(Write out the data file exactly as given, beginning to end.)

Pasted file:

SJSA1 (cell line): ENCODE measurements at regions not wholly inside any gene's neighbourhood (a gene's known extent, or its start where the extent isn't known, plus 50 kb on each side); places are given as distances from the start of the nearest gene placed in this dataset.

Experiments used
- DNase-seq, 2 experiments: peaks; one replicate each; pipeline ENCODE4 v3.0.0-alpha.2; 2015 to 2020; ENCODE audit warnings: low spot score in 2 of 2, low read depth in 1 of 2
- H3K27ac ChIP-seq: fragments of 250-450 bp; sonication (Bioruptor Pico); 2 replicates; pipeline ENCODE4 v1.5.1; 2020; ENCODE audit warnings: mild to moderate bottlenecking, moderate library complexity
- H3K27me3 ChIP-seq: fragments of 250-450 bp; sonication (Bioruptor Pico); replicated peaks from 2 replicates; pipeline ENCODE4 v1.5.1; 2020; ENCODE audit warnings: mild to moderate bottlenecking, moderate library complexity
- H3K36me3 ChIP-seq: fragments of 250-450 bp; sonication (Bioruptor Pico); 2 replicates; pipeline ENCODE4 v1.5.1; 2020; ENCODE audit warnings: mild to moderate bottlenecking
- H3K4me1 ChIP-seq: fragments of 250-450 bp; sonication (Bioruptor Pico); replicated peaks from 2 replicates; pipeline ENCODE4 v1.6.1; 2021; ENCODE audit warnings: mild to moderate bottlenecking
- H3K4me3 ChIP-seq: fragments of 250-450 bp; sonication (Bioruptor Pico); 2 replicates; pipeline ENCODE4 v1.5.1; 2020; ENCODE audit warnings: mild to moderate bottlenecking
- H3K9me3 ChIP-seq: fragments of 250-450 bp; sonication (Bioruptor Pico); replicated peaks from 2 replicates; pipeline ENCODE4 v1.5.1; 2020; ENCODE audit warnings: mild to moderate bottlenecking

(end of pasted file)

SJSA1 (cell line): ENCODE measurements at regions not wholly inside any gene's neighbourhood (a gene's known extent, or its start where the extent isn't known, plus 50 kb on each side); places are given as distances from the start of the nearest gene placed in this dataset.

Experiments used
- DNase-seq, 2 experiments: peaks; one replicate each; pipeline ENCODE4 v3.0.0-alpha.2; 2015 to 2020; ENCODE audit warnings: low spot score in 2 of 2, low read depth in 1 of 2
- H3K27ac ChIP-seq: fragments of 250-450 bp; sonication (Bioruptor Pico); 2 replicates; pipeline ENCODE4 v1.5.1; 2020; ENCODE audit warnings: mild to moderate bottlenecking, moderate library complexity
- H3K27me3 ChIP-seq: fragments of 250-450 bp; sonication (Bioruptor Pico); replicated peaks from 2 replicates; pipeline ENCODE4 v1.5.1; 2020; ENCODE audit warnings: mild to moderate bottlenecking, moderate library complexity
- H3K36me3 ChIP-seq: fragments of 250-450 bp; sonication (Bioruptor Pico); 2 replicates; pipeline ENCODE4 v1.5.1; 2020; ENCODE audit warnings: mild to moderate bottlenecking
- H3K4me1 ChIP-seq: fragments of 250-450 bp; sonication (Bioruptor Pico); replicated peaks from 2 replicates; pipeline ENCODE4 v1.6.1; 2021; ENCODE audit warnings: mild to moderate bottlenecking
- H3K4me3 ChIP-seq: fragments of 250-450 bp; sonication (Bioruptor Pico); 2 replicates; pipeline ENCODE4 v1.5.1; 2020; ENCODE audit warnings: mild to moderate bottlenecking
- H3K9me3 ChIP-seq: fragments of 250-450 bp; sonication (Bioruptor Pico); replicated peaks from 2 replicates; pipeline ENCODE4 v1.5.1; 2020; ENCODE audit warnings: mild to moderate bottlenecking